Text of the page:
Oh crikey, bailed out by the USA again! They'd really be p*ssed at us if they ended up having to do that. I can see it happening, though. RBS has it's fingers in loads of American pies, it would be in their interest to help us prop it up.

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well it occurs more specifically when Brown/Darling the treasury cannot pay back the LARGE FOREGIN DENOMINATED DEBTS of our BANKING SECTOR

Indeed! I recall my parents' disbelief when I informed them that most of the money funding British mortgages was borrowed from Japan or other countries. They honestly believed that all mortgages were funded by British savers' deposits. Ah, bless!

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What I am pondering is this.. We are on the edge of bankruptcy. If ALL the banks default badly and the taxpayer is forced to guarantee the pieces, then we (the UK) will go bust.. I believe there is almost no doubt about that.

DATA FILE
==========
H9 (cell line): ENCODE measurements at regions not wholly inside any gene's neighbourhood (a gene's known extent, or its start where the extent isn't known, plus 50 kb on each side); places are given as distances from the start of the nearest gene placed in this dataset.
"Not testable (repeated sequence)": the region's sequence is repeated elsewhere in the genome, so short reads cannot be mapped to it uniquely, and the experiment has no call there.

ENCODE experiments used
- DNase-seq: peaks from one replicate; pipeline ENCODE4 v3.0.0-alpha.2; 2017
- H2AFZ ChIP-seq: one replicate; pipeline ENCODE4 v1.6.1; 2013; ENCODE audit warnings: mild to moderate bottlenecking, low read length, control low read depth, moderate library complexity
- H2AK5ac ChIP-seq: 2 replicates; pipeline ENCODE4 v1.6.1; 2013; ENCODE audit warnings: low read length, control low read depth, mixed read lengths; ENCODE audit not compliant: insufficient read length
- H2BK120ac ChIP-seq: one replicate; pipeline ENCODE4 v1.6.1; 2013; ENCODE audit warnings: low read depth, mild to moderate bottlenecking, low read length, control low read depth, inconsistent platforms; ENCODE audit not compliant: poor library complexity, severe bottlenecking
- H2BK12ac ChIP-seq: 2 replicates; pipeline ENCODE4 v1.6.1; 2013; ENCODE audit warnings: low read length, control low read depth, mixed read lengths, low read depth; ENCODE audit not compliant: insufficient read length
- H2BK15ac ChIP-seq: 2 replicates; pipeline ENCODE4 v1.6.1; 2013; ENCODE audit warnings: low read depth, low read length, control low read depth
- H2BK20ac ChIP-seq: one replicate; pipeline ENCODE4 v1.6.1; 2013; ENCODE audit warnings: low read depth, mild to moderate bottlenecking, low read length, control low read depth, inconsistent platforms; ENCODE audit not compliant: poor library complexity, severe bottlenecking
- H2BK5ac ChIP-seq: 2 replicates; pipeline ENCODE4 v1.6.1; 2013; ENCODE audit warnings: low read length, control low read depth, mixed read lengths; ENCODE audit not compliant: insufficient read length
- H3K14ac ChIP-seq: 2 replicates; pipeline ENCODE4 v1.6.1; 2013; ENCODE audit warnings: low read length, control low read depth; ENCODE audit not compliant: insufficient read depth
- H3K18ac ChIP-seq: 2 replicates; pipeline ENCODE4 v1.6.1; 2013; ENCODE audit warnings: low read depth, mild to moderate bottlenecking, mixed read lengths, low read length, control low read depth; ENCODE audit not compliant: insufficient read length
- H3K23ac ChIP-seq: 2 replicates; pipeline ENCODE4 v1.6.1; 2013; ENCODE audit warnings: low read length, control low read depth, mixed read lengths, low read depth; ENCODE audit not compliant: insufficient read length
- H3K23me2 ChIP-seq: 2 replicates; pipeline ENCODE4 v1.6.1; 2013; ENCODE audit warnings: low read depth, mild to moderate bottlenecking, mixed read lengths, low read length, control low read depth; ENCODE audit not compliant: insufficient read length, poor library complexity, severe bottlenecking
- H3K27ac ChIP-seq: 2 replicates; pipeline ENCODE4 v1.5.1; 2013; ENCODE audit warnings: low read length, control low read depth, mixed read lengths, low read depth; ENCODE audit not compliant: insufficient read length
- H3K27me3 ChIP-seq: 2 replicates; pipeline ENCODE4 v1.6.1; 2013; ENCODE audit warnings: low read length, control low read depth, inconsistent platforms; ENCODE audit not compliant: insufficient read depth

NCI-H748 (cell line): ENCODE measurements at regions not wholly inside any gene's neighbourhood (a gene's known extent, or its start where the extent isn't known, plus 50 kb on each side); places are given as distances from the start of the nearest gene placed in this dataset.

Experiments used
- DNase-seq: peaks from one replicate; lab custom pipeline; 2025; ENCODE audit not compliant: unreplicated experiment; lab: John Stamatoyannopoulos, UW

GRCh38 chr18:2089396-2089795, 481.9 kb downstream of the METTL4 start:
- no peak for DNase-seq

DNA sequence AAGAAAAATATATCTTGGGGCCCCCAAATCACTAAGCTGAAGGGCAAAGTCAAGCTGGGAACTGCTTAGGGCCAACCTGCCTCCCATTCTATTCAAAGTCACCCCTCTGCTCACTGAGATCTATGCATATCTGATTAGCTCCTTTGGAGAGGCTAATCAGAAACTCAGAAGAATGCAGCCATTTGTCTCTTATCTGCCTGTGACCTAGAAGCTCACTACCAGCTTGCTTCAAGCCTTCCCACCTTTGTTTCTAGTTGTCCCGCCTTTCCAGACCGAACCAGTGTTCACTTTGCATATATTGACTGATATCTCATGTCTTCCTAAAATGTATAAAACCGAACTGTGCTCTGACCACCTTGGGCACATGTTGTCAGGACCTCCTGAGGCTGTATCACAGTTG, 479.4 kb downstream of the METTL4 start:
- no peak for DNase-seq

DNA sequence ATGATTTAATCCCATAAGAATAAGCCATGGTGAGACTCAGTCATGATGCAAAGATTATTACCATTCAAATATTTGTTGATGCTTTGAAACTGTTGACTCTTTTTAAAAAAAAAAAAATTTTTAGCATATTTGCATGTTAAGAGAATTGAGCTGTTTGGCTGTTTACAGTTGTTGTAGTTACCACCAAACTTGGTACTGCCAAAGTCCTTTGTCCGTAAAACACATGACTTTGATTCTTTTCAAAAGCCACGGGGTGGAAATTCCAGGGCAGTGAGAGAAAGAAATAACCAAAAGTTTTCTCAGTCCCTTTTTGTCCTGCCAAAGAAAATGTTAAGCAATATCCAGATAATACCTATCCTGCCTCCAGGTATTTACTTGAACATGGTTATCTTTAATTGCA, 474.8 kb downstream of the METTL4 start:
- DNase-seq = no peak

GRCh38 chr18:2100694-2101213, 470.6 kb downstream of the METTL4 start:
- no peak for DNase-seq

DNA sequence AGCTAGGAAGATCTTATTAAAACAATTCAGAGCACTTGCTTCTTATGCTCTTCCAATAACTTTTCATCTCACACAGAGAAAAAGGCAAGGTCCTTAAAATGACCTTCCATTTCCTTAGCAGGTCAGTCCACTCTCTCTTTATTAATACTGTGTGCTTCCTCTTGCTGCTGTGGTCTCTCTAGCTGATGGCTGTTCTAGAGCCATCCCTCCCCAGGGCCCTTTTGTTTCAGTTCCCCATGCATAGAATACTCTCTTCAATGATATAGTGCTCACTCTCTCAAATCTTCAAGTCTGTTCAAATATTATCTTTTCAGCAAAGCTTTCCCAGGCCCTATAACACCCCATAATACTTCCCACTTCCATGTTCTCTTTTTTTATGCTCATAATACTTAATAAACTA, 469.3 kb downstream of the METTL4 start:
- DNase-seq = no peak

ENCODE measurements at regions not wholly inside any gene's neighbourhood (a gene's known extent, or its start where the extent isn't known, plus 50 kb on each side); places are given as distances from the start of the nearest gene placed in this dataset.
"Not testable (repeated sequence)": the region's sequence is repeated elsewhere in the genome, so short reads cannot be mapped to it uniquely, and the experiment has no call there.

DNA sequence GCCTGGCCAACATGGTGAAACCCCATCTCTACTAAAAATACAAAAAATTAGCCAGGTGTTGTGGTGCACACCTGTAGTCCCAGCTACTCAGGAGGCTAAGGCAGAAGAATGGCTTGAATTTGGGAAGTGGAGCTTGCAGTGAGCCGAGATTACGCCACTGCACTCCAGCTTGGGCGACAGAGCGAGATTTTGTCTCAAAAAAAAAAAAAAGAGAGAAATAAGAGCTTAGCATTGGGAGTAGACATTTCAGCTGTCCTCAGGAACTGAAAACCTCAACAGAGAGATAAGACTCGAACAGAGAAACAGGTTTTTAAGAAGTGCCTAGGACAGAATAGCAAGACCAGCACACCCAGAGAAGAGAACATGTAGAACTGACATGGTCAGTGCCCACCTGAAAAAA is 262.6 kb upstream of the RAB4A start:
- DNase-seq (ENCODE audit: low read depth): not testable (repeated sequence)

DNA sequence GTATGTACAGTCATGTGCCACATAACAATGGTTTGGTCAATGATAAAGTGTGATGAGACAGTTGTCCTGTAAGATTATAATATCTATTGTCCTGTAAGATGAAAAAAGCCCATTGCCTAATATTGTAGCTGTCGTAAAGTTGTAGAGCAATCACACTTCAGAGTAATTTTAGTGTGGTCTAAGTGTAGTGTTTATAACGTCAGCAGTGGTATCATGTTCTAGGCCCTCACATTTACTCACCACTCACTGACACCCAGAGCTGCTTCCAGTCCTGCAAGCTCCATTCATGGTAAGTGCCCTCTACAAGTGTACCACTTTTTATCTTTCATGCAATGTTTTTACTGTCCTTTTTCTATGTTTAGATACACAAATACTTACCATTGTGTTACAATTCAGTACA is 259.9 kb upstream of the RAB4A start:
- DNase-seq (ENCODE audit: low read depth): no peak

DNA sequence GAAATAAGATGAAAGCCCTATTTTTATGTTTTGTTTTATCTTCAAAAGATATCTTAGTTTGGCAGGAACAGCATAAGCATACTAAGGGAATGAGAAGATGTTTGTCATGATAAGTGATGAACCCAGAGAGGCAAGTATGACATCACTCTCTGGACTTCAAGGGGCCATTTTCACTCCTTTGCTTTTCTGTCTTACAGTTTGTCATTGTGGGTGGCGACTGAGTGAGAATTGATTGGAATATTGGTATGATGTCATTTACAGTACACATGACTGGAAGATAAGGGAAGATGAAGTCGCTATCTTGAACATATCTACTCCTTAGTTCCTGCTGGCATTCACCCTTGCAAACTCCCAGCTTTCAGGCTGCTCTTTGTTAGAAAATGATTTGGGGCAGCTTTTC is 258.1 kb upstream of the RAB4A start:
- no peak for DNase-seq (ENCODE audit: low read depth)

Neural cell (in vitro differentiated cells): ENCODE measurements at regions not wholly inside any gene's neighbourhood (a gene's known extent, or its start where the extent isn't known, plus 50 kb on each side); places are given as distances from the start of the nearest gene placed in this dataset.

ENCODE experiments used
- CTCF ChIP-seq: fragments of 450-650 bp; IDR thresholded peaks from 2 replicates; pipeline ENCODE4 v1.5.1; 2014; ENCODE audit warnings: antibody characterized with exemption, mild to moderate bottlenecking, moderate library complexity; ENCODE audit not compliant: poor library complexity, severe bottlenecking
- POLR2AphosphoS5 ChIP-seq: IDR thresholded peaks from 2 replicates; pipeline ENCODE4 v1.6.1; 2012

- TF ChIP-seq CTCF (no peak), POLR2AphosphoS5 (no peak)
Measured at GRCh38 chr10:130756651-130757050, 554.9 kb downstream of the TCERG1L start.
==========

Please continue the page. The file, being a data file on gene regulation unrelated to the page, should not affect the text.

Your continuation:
What does this mean?

What might the sequence of events look like?

The way you've phrased it ... banks default, taxpayer guarantees the pieces, UK goes bust ... doesn't make sense. Would make more sense if: government nationalised banks, then government defaulted on the bank debts it took on. Is that what you mean?

Do you think the UK government would choose to default on its debt, rather than print its way out, if that were the choice it faced?

Then what happens?

Alternatively, the UK government can let the banks default and go into bankruptcy. Then pick up the pieces without taking on liabilities it can't meet.

:ph34r:

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  • 284 Brexit, House prices and Summer 2020

    1. 1. Including the effects Brexit, where do you think average UK house prices will be relative to now in June 2020?


      • down 5% +
      • down 2.5%
      • Even
      • up 2.5%
      • up 5%